Note: Space shuttle Columbia disintegrated over Texas 15 years ago, Feb. 1, 2003. This is the Miami Herald’s original coverage from that day.
Space shuttle Columbia, carrying a cross-section of America's human treasure and the first Israeli astronaut, disintegrated in flames Saturday over Texas. All seven astronauts died.
They never had a chance. Astronauts have no way to escape a shuttle as it streaks through the atmosphere without power and at 13,000 miles an hour to a landing at Cape Canaveral.
Initial speculation about the cause focused on possible damage sustained by the shuttle's left wing during blastoff 16 days earlier.
The crew included three U.S. military officers, one of the nation's few black astronauts and a woman who immigrated to America from India. Six were married. Among them, the astronauts of shuttle Columbia had 12 children.
Astronauts are pioneers on the frontiers of space and they depend on muscular but fragile technology and the machines failed them Saturday.
“I take the risk because I think what we're doing is really important,” Michael Anderson, 43, Columbia's payload commander, said before the shuttle blasted off from Cape Canaveral on Jan. 16.
It was the shuttle program's 113th mission and second major disaster.
“This day has brought terrible news and great sadness to our country,” President Bush said. “The Columbia is lost. There are no survivors.
“The crew of the shuttle Columbia did not return safely to Earth, yet we can pray they all are safely home. May God bless the grieving families.”
No cause was immediately apparent, but sensors aboard Columbia reported a sudden spike of intense heat, an indication that the ship's heat shield had been breached — possibly on that left wing.
The temperature at that point of reentry: 3,000 degrees. The altitude: 207,135 feet, the equivalent of 39 miles above Earth.
Government officials said there was no indication of terrorism and the shuttle was well out of the range of missiles when the accident occurred.
The president and others vowed that the human space program would continue, after a lengthy investigation.
“It's more than a job, this is a passion for us,” said Ron Dittemore, NASA's shuttle program manager. “There's going to be a period of mourning in this community, then we're going to fix this problem and we're going to get back on the launch pad.”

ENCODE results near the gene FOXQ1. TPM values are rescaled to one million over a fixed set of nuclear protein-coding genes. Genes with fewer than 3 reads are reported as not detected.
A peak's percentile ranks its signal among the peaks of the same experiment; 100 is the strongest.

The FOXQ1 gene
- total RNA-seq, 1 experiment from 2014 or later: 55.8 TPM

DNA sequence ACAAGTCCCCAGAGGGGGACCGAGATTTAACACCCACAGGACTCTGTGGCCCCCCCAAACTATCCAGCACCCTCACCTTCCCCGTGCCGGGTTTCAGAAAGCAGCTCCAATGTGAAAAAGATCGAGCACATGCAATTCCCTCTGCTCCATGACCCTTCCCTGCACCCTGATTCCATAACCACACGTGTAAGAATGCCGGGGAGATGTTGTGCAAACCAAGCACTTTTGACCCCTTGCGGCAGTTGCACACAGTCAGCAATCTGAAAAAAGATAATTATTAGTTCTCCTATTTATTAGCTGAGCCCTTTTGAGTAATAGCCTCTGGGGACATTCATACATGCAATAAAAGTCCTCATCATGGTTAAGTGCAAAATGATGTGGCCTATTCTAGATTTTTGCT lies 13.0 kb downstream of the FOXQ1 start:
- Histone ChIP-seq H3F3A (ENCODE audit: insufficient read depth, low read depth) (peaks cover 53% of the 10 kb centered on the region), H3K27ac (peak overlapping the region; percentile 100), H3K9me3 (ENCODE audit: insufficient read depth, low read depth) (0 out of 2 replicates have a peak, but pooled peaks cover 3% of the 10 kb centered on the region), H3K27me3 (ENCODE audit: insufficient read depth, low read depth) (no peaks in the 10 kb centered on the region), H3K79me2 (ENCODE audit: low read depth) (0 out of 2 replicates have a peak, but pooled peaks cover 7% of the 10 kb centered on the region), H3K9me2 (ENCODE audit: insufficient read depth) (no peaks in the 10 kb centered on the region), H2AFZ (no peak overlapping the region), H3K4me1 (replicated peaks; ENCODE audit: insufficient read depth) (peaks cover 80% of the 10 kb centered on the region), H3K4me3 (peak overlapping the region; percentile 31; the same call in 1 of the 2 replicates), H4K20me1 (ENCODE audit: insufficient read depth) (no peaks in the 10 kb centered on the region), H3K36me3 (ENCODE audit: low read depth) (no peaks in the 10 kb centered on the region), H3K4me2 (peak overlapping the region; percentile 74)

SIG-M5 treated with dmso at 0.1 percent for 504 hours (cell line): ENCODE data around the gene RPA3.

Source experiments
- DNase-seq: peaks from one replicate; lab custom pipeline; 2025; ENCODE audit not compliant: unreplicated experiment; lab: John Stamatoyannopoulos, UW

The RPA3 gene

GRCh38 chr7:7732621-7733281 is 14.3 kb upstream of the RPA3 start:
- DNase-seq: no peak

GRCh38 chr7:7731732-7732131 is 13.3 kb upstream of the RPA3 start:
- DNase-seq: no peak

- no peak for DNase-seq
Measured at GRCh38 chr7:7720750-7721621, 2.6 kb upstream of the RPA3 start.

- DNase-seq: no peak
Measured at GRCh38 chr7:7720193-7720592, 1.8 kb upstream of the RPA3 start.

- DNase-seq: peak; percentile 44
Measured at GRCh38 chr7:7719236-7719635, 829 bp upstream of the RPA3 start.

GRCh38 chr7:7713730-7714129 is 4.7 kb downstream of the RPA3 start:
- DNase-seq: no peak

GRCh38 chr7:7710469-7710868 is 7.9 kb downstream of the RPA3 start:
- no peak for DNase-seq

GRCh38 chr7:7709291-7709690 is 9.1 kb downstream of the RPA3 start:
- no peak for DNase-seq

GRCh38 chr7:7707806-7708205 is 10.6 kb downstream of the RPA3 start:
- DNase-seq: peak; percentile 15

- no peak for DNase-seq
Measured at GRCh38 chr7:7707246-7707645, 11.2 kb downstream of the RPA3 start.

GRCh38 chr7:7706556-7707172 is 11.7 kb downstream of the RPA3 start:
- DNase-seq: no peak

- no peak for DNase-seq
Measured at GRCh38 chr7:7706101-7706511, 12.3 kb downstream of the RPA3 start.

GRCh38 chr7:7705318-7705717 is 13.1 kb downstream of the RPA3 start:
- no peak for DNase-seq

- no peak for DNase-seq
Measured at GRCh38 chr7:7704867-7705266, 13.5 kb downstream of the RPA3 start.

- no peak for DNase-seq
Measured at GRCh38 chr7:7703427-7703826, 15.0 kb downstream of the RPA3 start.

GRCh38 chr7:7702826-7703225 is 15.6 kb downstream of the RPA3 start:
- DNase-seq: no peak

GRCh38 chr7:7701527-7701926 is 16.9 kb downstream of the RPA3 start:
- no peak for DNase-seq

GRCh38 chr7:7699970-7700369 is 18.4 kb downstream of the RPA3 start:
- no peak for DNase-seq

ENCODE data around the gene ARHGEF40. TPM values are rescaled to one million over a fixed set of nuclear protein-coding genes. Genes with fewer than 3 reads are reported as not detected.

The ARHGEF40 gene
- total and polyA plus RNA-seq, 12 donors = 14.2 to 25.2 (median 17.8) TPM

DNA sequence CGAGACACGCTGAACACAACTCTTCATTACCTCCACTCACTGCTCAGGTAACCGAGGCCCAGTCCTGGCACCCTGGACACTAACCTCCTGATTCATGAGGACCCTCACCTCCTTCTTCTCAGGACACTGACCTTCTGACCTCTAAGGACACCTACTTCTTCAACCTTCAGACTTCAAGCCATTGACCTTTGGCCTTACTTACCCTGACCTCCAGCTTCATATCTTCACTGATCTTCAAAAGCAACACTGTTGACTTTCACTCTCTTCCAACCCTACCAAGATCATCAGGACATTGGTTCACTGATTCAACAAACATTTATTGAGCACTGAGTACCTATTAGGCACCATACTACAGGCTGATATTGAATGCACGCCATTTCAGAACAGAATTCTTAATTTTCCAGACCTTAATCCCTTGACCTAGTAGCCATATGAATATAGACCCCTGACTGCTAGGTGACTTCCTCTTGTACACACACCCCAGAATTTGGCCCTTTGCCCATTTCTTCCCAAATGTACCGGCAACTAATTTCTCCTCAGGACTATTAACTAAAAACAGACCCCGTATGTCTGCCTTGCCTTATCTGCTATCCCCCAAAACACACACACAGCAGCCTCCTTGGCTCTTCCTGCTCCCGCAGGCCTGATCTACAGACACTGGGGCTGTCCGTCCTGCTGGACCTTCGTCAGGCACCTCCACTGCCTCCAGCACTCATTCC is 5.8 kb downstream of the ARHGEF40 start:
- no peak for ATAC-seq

The shuttle was only 16 minutes from the landing strip at the Kennedy Space Center when NASA lost communications with it.
The last word from Columbia came at 9 a.m. from Rick Husband, 45, the shuttle's commander and an Air Force colonel:
Then, a muffled sound. Then, only static.
Residents far below reported hearing a loud bang.
Tragically reminiscent of the January 1986 explosion that destroyed shuttle Challenger and killed all seven astronauts on that ship, Saturday's accident scarred the sky with smoke and debris, and failure, and death.
Debris rained over hundreds of miles of Texas fields and highways, stretching from near Dallas all the way to Louisiana. Residents reported finding metal fragments and piles of ash and what appeared to be a door of the shuttle.
In Hemphill, Texas, near the Louisiana border north of Jasper, debris and human remains were scattered across more than 50 sites, authorities said.
Some debris was also found in Newton, Jasper and San Augustine counties. Several hundred workers from state, local and federal agencies logged the location of the evidence, tagged it and placed it in bags.
Two astronauts were in the area, working with NASA, officials said.
“Most sites contain debris,” Sabine County Sheriff Tom Maddox said. “Only a small number had human remains.”
Authorities throughout the region urged residents not to touch or even approach the debris. It could contain hazardous material, experts said, and it could carry vital clues to the cause of Columbia's demise.
Early today, recovery crews were still conducting the grim, agonizing search for human remains. NASA engineers and managers launched the first phase of a painstaking search for the cause.
Early speculation centered on an explosion caused by a structural defect or the possibility that crucial, heat-protecting tiles on the shuttle's left wing were damaged when they were struck by a piece of fuel-tank insulation during blastoff.
NASA engineers concluded during the flight that any damage to the wing was minor and posed no safety hazard — an assertion certain to be tested during a probe that NASA Administrator Sean O'Keefe promised would be complete and vigorous.